Moving on, Joshua Akandwanaho on behalf NITA-UG highlighted the importance of government investments in enabling civic tech. He reemphasized what Mr Moses Ocero, the Assistant Commissioner at Ministry of ICT & National Guidance, had earlier talked about. In the current financial year, the government had dedicated about UGX 248.15 billion, an estimated 0.86% of the national budget to the Ministries of Science, Technology and Innovation and that of ICT & National Guidance and supporting agencies. This by any measure may look like a drop in the ocean, however it is a significant increase to the ICT sector that was barely allocated to about USD 2.5 million in FY 2014/2015 (back there Ministry of ICT represented almost the entire ICT sector) to the current USD 68 million.
Also, with the growing interest in Public Private Partnerships (PPP) and private sector involvement in ICT infrastructure projects such as the USD 12 million Facebook-Airtel Uganda-BCS partnership fibre optic project in West Nile Uganda, there is much potential.
Moreover, the government is deeply interested in developing and supporting ICT infrastructure such as her own national fibre optic backbone; in order to link all MDAs to a centralised and accessible network. In the evenings, and as already piloted in the metropolis of Kampala, free wi-fi from the freed bandwidth is availed to citizens at no charge.
Through implementation of existing laws such as the Access to Information Act, and the proposed Open Data Policy, more is expected from government in trading information between her MDAs and the general public in different and more engaging ways.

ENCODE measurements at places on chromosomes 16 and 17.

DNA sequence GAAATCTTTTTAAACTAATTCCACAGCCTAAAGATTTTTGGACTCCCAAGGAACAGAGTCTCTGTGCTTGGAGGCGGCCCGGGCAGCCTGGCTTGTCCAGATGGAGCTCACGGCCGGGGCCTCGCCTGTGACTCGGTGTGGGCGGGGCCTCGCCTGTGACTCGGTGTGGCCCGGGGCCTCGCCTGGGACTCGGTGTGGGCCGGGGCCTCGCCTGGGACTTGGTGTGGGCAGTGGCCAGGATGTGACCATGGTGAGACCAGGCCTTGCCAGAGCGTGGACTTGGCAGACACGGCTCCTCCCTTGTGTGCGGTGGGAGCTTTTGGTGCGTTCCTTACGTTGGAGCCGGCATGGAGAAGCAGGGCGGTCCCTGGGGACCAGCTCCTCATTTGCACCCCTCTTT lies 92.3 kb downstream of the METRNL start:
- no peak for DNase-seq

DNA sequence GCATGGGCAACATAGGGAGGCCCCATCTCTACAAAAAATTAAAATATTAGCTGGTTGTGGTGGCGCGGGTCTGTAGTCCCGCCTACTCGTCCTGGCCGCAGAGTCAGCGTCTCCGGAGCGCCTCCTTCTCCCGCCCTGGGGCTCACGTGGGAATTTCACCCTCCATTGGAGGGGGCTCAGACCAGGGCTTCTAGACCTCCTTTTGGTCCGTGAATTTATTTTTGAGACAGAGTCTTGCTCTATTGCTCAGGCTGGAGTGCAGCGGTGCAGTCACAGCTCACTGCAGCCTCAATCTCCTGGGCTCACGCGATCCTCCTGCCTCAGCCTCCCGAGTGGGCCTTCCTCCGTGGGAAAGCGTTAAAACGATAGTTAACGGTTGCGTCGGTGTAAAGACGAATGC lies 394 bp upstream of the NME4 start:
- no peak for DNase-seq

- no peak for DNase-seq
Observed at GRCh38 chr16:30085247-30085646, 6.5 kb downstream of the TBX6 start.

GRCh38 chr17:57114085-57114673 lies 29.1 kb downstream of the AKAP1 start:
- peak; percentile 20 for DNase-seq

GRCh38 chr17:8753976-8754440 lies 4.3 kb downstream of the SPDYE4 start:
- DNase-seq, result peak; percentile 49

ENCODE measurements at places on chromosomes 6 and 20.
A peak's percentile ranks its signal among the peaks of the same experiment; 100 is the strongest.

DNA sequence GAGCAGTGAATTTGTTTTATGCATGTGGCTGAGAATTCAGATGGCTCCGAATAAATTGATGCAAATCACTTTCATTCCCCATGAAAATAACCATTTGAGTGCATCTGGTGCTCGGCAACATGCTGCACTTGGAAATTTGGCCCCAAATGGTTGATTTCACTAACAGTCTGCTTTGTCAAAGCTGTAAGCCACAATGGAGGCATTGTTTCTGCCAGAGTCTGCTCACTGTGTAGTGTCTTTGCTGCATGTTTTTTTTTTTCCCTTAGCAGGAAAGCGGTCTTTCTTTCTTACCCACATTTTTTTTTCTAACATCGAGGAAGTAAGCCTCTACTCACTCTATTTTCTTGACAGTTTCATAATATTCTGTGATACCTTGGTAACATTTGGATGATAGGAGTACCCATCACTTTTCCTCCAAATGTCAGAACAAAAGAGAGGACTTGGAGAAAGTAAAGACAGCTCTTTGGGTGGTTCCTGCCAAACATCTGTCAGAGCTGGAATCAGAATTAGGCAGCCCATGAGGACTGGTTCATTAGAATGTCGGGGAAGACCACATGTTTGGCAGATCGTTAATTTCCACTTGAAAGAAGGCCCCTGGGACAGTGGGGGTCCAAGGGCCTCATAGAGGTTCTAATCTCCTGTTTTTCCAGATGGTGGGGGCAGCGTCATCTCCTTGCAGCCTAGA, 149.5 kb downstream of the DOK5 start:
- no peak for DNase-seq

These synergies in government, Gerald Businge called should be even more nuanced in the media fraternity. He said that they as a fraternity ought to adopt development of tools and products in partnership with software developers and designers.
It was at this point that Lillian Nalwoga called for concerted efforts in different facets of the stakeholder engagement. She decried that for long many CSOs have been working in closed silos insulated from the software development community. What better way was to approach civic tech was people from diverse backgrounds and collectively prod and prod until there was more spread and adoption of tools to promote accountability and transparency.
At the end of the day, one money quote rang true, “Civic tech is not about the exploitation of technology but service to community.”
This service is paved neither by only bits and bytes, nor even just good intentions, nor ideological hairsplitting, but by deliberate action and concerted efforts from a range of responsible stakeholders. The civic tech showcase was just the beginning of many showcases to come.